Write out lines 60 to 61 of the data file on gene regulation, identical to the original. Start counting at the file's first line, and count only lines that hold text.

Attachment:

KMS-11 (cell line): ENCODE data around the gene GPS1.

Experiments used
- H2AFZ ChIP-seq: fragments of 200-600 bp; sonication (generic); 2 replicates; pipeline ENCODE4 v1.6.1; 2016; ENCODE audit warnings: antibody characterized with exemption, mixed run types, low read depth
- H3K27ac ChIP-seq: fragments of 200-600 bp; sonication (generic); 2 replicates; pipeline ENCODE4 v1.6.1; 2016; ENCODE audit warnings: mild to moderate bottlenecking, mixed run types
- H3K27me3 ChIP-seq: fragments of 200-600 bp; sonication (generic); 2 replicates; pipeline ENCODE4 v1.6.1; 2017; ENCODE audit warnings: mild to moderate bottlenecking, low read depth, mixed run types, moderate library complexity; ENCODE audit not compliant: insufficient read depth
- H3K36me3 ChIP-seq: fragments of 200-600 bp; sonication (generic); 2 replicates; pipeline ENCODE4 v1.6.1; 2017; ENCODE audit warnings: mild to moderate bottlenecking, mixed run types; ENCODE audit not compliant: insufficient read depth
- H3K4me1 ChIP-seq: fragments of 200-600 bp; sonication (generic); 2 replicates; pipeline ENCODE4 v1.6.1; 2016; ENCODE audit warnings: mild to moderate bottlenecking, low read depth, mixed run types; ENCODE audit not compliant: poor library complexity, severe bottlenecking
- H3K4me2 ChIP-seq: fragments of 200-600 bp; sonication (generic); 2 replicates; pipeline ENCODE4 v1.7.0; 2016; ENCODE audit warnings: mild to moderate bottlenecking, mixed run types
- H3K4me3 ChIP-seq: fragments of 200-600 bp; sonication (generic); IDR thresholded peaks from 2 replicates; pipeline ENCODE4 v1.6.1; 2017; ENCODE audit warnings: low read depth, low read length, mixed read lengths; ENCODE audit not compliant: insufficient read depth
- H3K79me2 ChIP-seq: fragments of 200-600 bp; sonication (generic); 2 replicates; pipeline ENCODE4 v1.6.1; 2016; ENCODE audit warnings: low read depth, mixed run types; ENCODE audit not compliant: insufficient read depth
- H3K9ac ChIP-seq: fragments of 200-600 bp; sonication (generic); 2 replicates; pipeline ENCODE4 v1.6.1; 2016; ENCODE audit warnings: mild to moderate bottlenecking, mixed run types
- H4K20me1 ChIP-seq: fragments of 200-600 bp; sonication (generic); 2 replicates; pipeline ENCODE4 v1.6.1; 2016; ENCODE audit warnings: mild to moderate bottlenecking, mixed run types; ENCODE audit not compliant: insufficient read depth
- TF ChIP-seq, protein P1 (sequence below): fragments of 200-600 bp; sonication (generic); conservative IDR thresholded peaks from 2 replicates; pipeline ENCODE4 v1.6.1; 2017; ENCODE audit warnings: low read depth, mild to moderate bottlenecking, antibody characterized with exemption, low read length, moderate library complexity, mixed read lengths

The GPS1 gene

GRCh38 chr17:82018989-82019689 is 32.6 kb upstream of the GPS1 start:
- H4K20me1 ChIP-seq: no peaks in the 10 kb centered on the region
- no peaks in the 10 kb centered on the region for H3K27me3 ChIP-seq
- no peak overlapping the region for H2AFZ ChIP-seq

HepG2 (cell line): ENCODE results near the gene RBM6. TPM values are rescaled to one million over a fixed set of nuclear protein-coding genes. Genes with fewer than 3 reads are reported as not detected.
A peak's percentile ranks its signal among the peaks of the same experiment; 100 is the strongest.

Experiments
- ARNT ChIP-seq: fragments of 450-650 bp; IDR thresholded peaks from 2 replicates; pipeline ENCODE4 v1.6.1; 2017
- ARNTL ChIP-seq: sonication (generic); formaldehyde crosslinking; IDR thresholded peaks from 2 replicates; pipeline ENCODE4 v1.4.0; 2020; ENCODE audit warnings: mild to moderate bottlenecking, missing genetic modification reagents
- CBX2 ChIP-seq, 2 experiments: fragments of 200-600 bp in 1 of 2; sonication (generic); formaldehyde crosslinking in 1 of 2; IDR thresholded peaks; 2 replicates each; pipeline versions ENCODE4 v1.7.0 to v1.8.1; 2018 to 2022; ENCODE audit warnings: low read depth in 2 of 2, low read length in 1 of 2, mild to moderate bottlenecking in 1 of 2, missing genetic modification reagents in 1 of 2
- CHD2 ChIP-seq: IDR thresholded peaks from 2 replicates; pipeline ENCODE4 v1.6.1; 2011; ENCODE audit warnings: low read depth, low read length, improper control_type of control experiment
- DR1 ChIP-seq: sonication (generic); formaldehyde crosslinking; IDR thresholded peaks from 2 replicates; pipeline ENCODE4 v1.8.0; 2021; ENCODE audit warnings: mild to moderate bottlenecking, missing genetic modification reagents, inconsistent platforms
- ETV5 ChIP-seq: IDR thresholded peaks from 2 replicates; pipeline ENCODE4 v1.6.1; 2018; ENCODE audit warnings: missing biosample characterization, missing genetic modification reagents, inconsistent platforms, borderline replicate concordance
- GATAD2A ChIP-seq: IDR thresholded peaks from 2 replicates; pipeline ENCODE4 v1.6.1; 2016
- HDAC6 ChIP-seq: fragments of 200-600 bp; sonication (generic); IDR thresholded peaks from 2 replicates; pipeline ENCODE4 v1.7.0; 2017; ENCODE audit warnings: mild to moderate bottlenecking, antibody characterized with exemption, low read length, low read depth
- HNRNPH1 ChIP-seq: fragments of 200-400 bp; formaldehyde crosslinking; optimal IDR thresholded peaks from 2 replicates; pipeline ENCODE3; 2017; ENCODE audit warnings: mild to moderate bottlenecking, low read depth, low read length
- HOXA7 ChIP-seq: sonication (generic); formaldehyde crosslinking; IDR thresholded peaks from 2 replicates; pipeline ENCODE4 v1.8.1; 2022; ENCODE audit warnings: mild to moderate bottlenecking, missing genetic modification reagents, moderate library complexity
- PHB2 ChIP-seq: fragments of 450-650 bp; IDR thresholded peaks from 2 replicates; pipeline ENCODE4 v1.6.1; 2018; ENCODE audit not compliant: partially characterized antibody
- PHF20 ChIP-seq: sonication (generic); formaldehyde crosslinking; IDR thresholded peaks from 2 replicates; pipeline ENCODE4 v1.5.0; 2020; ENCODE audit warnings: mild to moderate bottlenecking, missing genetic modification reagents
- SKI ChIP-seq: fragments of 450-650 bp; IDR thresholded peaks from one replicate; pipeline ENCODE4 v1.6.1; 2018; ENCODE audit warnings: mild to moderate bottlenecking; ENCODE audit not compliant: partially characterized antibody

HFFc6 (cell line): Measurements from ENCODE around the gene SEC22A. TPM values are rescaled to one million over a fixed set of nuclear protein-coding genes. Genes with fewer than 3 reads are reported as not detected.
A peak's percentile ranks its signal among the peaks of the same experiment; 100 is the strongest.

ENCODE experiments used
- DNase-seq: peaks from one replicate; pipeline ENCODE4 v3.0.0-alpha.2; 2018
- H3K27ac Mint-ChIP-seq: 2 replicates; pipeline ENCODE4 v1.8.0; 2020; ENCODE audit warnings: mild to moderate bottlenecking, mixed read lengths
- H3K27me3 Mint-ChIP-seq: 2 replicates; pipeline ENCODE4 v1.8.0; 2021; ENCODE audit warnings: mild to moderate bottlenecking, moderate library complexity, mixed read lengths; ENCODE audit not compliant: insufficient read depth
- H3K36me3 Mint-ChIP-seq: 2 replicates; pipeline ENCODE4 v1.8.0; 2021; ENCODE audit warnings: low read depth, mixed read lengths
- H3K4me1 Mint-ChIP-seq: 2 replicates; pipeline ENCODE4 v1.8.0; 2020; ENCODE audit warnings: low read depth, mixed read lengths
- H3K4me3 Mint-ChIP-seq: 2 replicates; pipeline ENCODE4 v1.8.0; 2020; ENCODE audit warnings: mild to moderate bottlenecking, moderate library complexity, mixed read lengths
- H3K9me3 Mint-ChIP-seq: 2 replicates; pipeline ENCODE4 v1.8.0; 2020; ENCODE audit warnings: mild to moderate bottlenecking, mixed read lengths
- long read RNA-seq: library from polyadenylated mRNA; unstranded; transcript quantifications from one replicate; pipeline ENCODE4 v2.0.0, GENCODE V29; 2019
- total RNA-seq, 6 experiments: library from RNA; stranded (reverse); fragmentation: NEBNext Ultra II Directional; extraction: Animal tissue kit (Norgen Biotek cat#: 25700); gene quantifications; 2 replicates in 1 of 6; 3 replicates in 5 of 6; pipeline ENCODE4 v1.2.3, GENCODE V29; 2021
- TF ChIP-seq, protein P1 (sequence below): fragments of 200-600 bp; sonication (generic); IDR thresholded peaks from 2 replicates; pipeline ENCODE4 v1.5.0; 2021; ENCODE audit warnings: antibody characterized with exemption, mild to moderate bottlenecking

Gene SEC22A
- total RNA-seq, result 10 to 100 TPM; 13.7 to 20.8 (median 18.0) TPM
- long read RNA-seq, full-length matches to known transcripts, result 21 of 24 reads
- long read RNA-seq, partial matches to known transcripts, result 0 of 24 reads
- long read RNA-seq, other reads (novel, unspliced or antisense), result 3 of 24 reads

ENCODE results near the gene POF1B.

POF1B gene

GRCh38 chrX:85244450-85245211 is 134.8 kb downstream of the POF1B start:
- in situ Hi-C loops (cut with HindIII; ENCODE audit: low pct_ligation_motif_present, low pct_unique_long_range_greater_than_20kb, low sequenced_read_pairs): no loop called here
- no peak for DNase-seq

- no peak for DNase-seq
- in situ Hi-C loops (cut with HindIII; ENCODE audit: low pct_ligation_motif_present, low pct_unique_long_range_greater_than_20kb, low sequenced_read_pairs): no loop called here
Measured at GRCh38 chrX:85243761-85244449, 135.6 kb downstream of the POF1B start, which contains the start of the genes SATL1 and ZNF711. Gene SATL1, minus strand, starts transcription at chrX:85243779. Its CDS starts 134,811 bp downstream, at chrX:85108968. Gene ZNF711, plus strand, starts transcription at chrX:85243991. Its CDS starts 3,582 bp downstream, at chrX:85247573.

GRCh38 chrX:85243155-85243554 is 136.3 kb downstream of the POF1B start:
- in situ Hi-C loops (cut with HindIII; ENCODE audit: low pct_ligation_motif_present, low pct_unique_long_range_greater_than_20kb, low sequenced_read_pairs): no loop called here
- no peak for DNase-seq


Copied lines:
Measured at GRCh38 chrX:85243761-85244449, 135.6 kb downstream of the POF1B start, which contains the start of the genes SATL1 and ZNF711. Gene SATL1, minus strand, starts transcription at chrX:85243779. Its CDS starts 134,811 bp downstream, at chrX:85108968. Gene ZNF711, plus strand, starts transcription at chrX:85243991. Its CDS starts 3,582 bp downstream, at chrX:85247573.

GRCh38 chrX:85243155-85243554 is 136.3 kb downstream of the POF1B start: